Identification of bromelain subfamily proteases encoded in the pineapple genome

Sci Rep. 2023 Jul 18;13(1):11605. doi: 10.1038/s41598-023-38907-y.


Papain (aka C1A) family proteases, including bromelain enzymes, are widespread across the plant kingdom and play critical regulatory functions in protein turnover during development. The proteolytic activity exhibited by papain family proteases has led to their increased usage for a wide range of cosmetic, therapeutic, and medicinal purposes. Bromelain enzymes, or bromelains in short, are members of the papain family that are specific to the bromeliad plant family. The only major commercial extraction source of bromelain is pineapple. The importance of C1A family and bromelain subfamily proteases in pineapple development and their increasing economic importance led several researchers to utilize available genomic resources to identify protease-encoding genes in the pineapple genome. To date, studies are lacking in screening bromelain genes for targeted use in applied science studies. In addition, the bromelain genes coding for the enzymes present in commercially available bromelain products have not been identified and their evolutionary origin has remained unclear. Here, using the newly developed MD2 v2 pineapple genome, we aimed to identify bromelain-encoding genes and elucidate their evolutionary origin. Orthologous and phylogenetic analyses of all papain-family proteases encoded in the pineapple genome revealed a single orthogroup (189) and phylogenetic clade (XIII) containing the bromelain subfamily. Duplication mode and synteny analyses provided insight into the origin and expansion of the bromelain subfamily in pineapple. Proteomic analysis identified four bromelain enzymes present in two commercially available bromelain products derived from pineapple stem, corresponding to products of four putative bromelain genes. Gene expression analysis using publicly available transcriptome data showed that 31 papain-family genes identified in this study were up-regulated in specific tissues, including stem, fruit, and floral tissues. Some of these genes had higher expression in earlier developmental stages of different tissues. Similar expression patterns were identified by RT-qPCR analysis with leaf, stem, and fruit. Our results provide a strong foundation for future applicable studies on bromelain, such as transgenic approaches to increase bromelain content in pineapple, development of bromelain-producing bioreactors, and studies that aim to determine the medicinal and/or therapeutic viability of individual bromelain enzymes.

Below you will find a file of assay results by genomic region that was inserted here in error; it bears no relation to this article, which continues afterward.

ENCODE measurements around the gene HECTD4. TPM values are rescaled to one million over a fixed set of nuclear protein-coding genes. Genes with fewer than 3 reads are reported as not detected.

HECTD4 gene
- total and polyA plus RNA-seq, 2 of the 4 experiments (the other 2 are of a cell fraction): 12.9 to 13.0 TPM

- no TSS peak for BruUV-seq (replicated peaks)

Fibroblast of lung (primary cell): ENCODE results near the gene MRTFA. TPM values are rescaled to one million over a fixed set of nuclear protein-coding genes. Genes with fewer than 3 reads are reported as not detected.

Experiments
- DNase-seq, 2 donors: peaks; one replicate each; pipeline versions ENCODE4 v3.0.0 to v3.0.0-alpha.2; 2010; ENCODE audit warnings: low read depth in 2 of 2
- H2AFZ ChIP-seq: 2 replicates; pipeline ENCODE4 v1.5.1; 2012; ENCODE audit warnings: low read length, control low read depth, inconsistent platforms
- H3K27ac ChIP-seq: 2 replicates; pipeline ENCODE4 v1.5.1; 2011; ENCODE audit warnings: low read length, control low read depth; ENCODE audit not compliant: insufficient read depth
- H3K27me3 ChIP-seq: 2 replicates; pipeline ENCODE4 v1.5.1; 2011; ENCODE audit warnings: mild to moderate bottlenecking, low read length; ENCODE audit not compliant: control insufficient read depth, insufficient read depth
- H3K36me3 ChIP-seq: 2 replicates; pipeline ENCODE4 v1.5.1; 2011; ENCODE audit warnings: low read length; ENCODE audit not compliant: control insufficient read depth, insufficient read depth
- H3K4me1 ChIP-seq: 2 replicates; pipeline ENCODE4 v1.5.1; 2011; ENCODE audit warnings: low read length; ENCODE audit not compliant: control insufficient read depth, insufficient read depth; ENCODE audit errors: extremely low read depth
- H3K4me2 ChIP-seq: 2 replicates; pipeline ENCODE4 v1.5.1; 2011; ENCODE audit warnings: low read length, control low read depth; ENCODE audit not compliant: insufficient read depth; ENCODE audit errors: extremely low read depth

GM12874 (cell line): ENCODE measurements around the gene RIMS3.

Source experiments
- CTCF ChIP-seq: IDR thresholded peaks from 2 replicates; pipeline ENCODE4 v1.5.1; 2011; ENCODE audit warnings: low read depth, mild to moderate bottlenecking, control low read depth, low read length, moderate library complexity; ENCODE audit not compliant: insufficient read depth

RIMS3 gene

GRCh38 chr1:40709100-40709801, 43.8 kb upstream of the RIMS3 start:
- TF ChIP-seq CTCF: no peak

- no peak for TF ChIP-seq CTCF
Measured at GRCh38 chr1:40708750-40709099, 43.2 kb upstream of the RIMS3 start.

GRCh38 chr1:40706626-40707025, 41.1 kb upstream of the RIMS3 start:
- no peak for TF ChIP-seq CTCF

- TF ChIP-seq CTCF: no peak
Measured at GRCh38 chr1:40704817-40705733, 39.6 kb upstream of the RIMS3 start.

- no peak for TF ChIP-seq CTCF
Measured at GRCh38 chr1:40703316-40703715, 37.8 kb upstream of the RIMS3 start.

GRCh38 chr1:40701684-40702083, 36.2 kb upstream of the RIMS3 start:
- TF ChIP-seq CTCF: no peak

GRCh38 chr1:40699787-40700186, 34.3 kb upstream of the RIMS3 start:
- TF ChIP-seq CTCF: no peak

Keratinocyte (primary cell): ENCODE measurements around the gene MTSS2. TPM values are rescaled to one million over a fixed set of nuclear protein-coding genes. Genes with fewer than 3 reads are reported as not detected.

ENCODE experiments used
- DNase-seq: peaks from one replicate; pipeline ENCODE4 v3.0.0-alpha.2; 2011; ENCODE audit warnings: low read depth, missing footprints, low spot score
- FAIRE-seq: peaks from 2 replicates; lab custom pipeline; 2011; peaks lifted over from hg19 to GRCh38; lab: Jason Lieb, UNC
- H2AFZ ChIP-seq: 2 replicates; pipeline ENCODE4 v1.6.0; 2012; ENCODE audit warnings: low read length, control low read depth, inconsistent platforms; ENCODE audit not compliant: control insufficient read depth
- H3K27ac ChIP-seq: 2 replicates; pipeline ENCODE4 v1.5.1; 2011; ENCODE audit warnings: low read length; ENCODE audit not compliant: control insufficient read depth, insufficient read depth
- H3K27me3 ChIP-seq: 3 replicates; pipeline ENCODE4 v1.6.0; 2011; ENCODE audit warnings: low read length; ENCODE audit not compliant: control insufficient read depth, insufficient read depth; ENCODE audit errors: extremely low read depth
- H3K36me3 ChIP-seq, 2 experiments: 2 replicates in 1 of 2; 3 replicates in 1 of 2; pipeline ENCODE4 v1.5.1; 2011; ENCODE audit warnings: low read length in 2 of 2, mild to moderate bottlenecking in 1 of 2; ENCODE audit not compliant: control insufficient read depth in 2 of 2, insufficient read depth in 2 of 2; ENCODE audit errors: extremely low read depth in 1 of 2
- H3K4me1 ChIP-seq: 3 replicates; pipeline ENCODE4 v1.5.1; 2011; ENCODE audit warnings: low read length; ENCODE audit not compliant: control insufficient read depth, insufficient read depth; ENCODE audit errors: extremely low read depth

Publication types

  • Research Support, U.S. Gov't, Non-P.H.S.

MeSH terms

  • Ananas* / genetics
  • Ananas* / metabolism
  • Bromelains* / genetics
  • Bromelains* / metabolism
  • Papain
  • Phylogeny
  • Proteomics


  • Bromelains
  • Papain